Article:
At twelve, Howard Dully was guilty of the same crimes as other boys his age: he was moody and messy, rambunctious with his brothers, contrary just to prove a point, and perpetually at odds with his parents. Yet somehow, this normal boy became one of the youngest people on whom Dr. Walter Freeman performed his barbaric transorbital—or ice pick—lobotomy.

Abandoned by his family within a year of the surgery, Howard spent his teen years in mental institutions, his twenties in jail, and his thirties in a bottle. It wasn’t until he was in his forties that Howard began to pull his life together. But even as he began to live the “normal” life he had been denied, Howard struggled with one question: Why?

There were only three people who would know the truth: Freeman, the man who performed the procedure; Lou, his cold and demanding stepmother who brought Howard to the doctor’s attention; and his father, Rodney. Of the three, only Rodney, the man who hadn’t intervened on his son’s behalf, was still living. Time was running out. Stable and happy for the first time in decades, Howard began to search for answers.

Through his research, Howard met other lobotomy patients and their families, talked with one of Freeman’s sons about his father’s controversial life’s work, and confronted Rodney about his complicity. And, in the archive where the doctor’s files are stored, he finally came face to face with the truth.

Revealing what happened to a child no one—not his father, not the medical community, not the state—was willing to protect, My Lobotomy exposes a shameful chapter in the history of the treatment of mental illness. Yet, ultimately, this is a powerful and moving chronicle of the life of one man.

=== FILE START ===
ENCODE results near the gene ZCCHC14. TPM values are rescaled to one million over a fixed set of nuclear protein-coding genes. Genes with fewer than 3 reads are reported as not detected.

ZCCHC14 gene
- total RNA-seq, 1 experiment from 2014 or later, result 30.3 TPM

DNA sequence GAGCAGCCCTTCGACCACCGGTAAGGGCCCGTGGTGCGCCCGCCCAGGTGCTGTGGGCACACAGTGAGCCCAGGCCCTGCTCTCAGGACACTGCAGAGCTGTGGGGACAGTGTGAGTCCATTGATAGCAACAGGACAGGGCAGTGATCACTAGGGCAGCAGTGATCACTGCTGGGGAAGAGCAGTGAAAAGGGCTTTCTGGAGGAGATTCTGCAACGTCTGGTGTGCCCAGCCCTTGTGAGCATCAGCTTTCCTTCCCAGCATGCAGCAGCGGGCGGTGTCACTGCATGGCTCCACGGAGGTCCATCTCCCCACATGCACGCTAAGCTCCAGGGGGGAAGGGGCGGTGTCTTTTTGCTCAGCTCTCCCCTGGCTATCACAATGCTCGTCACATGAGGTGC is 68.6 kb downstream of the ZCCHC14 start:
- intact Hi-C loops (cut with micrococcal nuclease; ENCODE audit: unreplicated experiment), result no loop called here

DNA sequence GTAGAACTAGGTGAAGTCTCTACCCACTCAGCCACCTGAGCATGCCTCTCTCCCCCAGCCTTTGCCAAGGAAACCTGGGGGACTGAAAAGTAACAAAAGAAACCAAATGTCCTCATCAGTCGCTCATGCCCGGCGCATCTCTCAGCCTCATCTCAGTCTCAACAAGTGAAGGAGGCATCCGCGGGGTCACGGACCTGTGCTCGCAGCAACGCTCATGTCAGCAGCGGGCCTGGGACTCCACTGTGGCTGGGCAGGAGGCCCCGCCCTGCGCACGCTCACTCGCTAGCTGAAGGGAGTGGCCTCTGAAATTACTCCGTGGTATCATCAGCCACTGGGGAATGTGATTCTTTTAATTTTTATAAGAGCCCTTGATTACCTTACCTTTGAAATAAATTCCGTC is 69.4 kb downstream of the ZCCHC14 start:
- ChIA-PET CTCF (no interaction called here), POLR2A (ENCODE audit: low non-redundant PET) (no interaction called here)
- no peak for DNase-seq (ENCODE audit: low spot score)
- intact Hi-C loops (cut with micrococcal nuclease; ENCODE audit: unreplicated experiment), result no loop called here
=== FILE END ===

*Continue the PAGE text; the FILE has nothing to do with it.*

William James and John Dewey insisted that pragmatic philosophy finds meaning in its struggle to deal with emergent social problems. Ironically, few have attempted to use pragmatism to articulate methods for ameliorating social difficulties. This dissertation attempts to do just that by putting James' and Dewey's philosophy to work on the moral and scientific problems associated with genetic engineering and the Human Genome Project. The intention is to demonstrate the usefulness of a pragmatic approach to applied ethics and philosophy of biology. The work of proponents and critics of genetic engineering is examined, including LeRoy Hood, Hans Jonas, Leon Kass, Robert Nozick, Jeremy Rifkin, Robyn Rowland, and Paul Ramsey. It is concluded that excessive optimism and pessimism about genetic engineering rests primarily on two errors. The first, basic to the Genome Project, is that organisms are essentially determined by their genes, and that the expression of genes is identical across human populations. I draw both on Richard Lewontin and on Dewey's Logic: The Theory of Inquiry to argue that the formation of human natures is instead the result of a fluid and interpenetrative relationship between hereditary information and varying environmental conditions. Organisms express DNA in different ways under different circumstances, and DNA itself is modified by exposure to mutagens. The second error prevalent in the literature is the belief that genetic engineering is uniquely problematic, requiring a new kind of ethics. To counter the received view, I detail numerous cases in the history of biology and philosophy in which humans have faced moral choices similar to those present in the new genetics. In addition, I resituate new reproductive decisions in the context of everyday problems faced by parents in society, arguing that the hopes and choices of parents provide a matrix within which genetic decisions can be made. I caution against the expansion of genetic diagnosis, and detail some of the greatest real dangers present in positive genetic engineering. Finally, I suggest pragmatic alternatives to positive genetic engineering, including education and health care reform.